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Should FCPS Serve Chocolate Milk in Elementary Schools?

Local parents weigh in the debate

Each week in Moms Talk, our local council of been-there-done-that moms debate issues, give advice and share solutions to common parenting dilemmas.  So grab a cup of coffee and settle in as we start the conversation today with a question about school cafeteria nutrition. 

Last Friday, the Fairfax County public school district announced that it would once again sell chocolate milk in elementary school cafeterias. At the beginning of the school year, the school system stopped selling chocolate milk  But now FCPS supplier Shenandoah's Pride Dairy has developed a new, low-fat chocolate milk option that meets the district’s request to eliminate high fructose corn syrup without adding extra sugar.

The school system’s decision to eliminate the milk had received mixed reactions from parents. Some argued that having any milk was better than nothing, but others said they were glad schools were taking cafeteria nutrition seriously. 

What do you think about the chocolate milk debate? How involved should schools be in promoting healthy nutrition choices for kids? How do you track your kid’s dietary choices?

Stephanie Fultz April 11, 2011 at 06:55 PM
I'm with Leigh in that drinking some milk is better than not drinking milk at all, but at the same time, it's hard to encourage the selling of a product that is clearly not the best choice for our children. I wonder if there is a way to compromise and only sell chocolate milk a few days a week instead of everyday. Then maybe it could be viewed as a treat or something special for the kids, versus an everyday staple in the lunchroom.
Mary Porter, CHC April 12, 2011 at 12:29 PM
Good article to day in the Post, http://www.washingtonpost.com/local/education/chocolate-milk-stirs-controversy-in-schools/2011/04/07/AF6QB6MD_story.html?hpid=z3, that brings more insight to this issue. I was not aware that the chocolate milk served in FCPS is made with high fructose corn syrup (which, of course the Corn Refiners Association will try to convince you is no less harmful than real sugar - but that's another column). Apparently the new version will be made with sucrose which is table sugar. Less heinous, but still added sugar.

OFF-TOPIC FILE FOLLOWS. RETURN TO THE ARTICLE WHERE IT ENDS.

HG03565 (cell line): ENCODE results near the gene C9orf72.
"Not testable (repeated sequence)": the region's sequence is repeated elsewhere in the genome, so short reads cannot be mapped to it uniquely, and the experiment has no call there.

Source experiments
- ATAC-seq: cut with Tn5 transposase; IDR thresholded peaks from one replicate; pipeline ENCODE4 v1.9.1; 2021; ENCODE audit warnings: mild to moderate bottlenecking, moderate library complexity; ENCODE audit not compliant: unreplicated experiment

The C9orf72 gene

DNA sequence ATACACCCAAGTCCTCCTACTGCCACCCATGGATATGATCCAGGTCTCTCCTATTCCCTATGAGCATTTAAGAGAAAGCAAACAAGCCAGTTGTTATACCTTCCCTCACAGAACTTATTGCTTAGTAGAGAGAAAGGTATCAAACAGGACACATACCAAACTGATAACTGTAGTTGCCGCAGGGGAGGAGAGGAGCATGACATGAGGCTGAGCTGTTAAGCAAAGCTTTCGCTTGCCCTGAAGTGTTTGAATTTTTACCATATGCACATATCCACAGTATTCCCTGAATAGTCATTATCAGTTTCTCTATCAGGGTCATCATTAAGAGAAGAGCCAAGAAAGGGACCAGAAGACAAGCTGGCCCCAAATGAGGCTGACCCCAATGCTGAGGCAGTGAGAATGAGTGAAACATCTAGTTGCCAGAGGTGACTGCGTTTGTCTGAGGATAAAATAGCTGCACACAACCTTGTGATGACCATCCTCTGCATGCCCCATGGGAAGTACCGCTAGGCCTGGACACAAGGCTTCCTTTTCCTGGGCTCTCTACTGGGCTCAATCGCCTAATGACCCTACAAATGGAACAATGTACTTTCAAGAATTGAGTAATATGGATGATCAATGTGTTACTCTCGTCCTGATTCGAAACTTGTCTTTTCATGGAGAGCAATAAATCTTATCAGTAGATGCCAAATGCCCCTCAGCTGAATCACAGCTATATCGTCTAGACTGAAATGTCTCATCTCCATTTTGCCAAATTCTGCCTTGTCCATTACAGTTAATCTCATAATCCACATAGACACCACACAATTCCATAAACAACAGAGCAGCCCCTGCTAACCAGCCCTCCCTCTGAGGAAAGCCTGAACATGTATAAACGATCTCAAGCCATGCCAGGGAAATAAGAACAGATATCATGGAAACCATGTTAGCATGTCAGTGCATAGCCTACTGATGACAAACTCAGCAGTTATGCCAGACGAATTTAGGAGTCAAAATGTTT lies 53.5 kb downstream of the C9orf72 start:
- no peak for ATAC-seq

Naomi Nix April 12, 2011 at 07:02 PM
Hi Peter, that comment contained advertising which violates our terms of service.
Isle D Belle April 18, 2011 at 01:39 PM
Just like in all food choices made by FCPS, choices should be made after careful analysis of the available products. Chocolate milk is an excellent way of providing essential nutrients to children, provided that the milk comes from cows that don't get antibiotics or growth hormones and that the milk is lowfat or at least reduced fat. Consideration of the list of ingredients is important, there should be no artificial sweetener or HFCS. Chocolate milk can be one part of a healthful lunch. The other options on the menu would dictate how that meal balances out on appropriate nutrients.
E. Blackwell May 01, 2011 at 02:33 AM
Any kind of milk is better than no milk at all is a fine sentiment, except when you discover that the kids are buying the lunch and simply throwing away the unopened milk cartons. I went to the Thanksgiving lunch and roughly 7 out of 10 kids with milk never even opened the cartons and when asked, they said they didn't like the plain milk but they had to take it, since there was no other choice and they were buying lunch. So, chocolate milk is a good thing.

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